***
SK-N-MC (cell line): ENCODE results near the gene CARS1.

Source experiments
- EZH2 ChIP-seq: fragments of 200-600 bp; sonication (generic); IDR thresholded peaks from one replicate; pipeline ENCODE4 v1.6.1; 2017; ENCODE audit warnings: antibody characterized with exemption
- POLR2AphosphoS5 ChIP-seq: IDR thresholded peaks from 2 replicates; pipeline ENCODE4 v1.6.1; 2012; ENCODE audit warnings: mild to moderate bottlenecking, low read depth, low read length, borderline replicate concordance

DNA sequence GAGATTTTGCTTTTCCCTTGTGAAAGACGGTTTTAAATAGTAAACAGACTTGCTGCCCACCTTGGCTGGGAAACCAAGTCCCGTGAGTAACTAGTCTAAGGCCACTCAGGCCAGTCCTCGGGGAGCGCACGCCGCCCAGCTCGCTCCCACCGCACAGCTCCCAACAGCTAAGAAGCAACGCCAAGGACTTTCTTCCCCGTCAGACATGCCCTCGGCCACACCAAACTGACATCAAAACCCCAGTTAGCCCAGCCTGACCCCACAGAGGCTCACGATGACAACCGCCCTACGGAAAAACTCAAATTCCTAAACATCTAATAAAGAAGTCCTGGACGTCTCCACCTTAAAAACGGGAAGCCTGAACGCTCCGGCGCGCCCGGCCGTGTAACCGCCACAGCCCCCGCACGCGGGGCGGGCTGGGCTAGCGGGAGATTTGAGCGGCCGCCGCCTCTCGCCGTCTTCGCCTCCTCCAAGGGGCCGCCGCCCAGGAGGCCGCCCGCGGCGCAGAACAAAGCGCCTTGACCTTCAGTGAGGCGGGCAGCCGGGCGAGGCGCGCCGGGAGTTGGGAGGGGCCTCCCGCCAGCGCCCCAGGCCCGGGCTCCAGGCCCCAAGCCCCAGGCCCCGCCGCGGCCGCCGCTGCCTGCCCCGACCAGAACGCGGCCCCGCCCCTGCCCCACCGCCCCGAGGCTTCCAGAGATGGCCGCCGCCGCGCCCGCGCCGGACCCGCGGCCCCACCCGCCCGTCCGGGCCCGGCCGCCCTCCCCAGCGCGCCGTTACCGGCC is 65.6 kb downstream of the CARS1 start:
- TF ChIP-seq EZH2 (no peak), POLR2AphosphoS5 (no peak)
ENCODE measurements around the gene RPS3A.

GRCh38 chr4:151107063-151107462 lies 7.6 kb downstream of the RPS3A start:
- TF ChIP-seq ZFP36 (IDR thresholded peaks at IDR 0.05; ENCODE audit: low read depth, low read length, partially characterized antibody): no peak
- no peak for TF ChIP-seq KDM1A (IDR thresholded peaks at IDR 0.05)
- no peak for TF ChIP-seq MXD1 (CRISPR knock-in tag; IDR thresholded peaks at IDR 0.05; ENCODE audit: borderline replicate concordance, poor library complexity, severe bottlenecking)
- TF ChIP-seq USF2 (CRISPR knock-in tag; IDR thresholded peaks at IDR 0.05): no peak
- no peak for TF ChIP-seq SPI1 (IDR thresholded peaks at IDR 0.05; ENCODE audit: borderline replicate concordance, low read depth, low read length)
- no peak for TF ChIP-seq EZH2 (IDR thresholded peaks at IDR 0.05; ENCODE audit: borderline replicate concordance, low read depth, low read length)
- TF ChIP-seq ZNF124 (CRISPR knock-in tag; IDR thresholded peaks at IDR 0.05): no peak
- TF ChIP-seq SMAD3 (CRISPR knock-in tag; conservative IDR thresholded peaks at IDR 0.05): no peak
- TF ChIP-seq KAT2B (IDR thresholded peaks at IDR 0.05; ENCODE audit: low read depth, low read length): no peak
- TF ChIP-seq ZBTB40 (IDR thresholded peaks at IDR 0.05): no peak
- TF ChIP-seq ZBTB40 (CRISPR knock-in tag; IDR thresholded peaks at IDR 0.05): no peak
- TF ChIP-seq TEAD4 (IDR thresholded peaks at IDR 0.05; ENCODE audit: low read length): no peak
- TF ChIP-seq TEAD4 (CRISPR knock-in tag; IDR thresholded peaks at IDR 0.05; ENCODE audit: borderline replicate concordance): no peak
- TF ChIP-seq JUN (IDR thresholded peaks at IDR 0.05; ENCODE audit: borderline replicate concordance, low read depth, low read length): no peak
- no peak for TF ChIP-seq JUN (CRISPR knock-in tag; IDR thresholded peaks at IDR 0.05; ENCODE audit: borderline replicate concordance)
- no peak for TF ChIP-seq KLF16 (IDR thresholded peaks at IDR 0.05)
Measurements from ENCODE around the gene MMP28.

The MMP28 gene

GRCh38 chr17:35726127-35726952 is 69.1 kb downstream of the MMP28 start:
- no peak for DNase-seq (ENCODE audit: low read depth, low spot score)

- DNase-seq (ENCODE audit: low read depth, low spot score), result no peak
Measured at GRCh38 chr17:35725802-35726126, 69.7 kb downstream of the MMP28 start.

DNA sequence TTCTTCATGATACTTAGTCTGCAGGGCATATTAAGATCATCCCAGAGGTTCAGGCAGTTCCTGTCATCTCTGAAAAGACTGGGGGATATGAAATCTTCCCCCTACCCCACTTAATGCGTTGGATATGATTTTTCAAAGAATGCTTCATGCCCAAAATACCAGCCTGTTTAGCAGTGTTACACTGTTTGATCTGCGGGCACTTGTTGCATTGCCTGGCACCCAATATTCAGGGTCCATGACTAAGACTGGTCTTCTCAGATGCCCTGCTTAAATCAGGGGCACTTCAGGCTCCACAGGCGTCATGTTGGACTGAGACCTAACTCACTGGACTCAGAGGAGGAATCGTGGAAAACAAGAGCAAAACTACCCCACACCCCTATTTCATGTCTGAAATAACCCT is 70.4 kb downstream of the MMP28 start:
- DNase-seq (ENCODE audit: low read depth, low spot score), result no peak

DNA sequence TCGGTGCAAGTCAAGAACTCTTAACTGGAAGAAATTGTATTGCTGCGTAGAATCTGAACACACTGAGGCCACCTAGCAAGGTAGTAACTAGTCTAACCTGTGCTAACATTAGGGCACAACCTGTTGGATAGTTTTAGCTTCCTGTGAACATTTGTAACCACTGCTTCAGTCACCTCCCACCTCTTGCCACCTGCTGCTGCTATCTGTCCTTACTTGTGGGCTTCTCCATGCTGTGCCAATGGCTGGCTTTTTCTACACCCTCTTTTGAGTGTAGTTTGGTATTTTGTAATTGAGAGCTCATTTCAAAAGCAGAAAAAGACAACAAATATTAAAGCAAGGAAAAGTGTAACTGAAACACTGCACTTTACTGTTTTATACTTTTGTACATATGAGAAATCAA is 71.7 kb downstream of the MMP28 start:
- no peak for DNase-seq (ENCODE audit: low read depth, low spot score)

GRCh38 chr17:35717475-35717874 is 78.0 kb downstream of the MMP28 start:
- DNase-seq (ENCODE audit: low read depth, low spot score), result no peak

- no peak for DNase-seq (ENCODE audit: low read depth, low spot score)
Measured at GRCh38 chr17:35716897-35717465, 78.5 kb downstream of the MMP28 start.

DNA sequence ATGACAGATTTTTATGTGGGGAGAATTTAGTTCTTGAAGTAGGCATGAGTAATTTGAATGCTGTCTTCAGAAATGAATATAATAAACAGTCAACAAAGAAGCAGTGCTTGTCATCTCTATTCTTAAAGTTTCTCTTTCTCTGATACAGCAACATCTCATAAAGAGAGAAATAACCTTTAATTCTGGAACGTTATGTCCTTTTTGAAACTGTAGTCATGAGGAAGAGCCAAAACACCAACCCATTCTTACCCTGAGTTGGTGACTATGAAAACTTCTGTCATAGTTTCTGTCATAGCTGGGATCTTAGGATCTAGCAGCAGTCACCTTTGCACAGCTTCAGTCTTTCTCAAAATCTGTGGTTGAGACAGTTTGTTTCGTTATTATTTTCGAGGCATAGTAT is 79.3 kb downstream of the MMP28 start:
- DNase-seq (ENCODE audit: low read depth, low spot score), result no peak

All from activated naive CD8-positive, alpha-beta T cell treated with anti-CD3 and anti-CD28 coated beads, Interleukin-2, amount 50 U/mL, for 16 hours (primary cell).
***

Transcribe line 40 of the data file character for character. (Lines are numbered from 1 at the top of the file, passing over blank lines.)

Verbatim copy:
- DNase-seq (ENCODE audit: low read depth, low spot score), result no peak